Email Communication: The University considers a student's Creighton email address the official means of communication with faculty and administrators. All students are responsible for checking their email messages as they might contain important and time-sensitive information relevant to the course, including notifications on changes to reading and other assignments, deadlines, class cancellations or reschedulings, etc. A student who prefers to receive email at a different address must inform the instructor.
Special Needs or Accommodations: Any student requiring special arrangements or other accommodations, due to disabilities and or other special circumstances, is encouraged to request such arrangements from the instructor and the Office of Disability Accommodations.
All aspects of the course will be graded on a 100-point scale where 90-100 = A, 87-89 = B+, 80-86 = B, 77-79 = C+, 70-76 = C, 60-69 = D, and 0-59 = F. For further information on grading see documents entitled "Grading Standards and Procedures" and "Grading of Essays and Other Written Work." At the discretion of the instructor, a normative curve may be applied to the grades at the end of the term. The course grade will be calculated according to the following formula:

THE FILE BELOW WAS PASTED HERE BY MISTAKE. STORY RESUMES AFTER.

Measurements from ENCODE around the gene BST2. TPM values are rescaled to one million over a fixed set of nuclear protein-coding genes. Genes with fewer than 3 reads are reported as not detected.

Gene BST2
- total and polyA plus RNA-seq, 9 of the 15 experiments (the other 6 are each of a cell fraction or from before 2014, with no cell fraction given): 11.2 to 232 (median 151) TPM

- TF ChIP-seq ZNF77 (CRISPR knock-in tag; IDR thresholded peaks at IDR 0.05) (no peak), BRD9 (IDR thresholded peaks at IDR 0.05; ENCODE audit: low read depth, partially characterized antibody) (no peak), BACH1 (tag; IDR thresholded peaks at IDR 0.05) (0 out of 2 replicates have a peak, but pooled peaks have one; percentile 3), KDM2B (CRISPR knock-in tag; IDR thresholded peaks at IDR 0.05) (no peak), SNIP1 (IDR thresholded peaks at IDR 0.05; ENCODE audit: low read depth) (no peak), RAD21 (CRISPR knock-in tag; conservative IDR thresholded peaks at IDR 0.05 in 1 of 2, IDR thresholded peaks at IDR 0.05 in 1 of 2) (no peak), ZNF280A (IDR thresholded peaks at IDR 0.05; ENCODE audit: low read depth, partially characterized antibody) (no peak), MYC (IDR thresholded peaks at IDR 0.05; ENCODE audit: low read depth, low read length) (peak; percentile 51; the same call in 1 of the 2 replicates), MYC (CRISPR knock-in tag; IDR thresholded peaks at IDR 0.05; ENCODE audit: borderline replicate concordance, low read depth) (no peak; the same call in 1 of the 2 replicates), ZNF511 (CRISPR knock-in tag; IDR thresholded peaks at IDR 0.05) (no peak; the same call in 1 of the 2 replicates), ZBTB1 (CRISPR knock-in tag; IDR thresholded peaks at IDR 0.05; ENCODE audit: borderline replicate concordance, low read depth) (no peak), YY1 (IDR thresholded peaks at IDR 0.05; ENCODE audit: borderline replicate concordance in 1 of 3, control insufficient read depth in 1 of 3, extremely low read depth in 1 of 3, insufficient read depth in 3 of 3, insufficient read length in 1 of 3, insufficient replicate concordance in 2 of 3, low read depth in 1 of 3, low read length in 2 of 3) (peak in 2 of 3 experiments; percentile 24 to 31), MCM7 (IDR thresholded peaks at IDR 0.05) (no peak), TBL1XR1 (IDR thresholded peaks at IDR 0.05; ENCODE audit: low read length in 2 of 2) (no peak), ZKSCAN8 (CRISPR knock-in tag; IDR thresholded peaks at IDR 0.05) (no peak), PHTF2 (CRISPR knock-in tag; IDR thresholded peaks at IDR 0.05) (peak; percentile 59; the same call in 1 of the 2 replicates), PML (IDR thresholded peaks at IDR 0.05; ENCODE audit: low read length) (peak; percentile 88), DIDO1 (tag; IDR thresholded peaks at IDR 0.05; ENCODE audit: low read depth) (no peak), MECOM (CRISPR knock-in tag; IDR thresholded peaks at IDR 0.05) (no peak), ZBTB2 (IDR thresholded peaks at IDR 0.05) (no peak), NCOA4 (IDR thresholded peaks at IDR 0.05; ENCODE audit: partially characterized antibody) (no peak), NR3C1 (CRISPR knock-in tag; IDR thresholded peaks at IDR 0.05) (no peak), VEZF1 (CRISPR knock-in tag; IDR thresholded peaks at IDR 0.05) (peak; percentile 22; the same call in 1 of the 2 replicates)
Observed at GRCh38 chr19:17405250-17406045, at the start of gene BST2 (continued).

Term Project and Project Presentation
Participation and Other Performance
All reading is due on the date indicated. Read the introductions and texts for all assignments, as well as all relevant online outlines posted in Dr. Fajardo-Acosta's World Literature website (click on the links below to find those materials) . On that website you will find information on authors and texts, historical and cultural context, terminology, and study questions. Make sure to read and explore those materials thoroughly as they will be the basis for class discussions and exams. Additional materials may be posted online in the BLUELINE COURSE SITE for this class (log on using your Creigthton NetID and Password).
Mon May 18
Tue May 19
Wed May 20
Thu May 21
Fri May 22
Mon May 25
Tue May 26
Wed May 27
Thu May 28
Fri May 29
Mon Jun 01
Tue Jun 02
Wed Jun 03
Thu Jun 04
Fri Jun 05
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last updated: 05/12/2009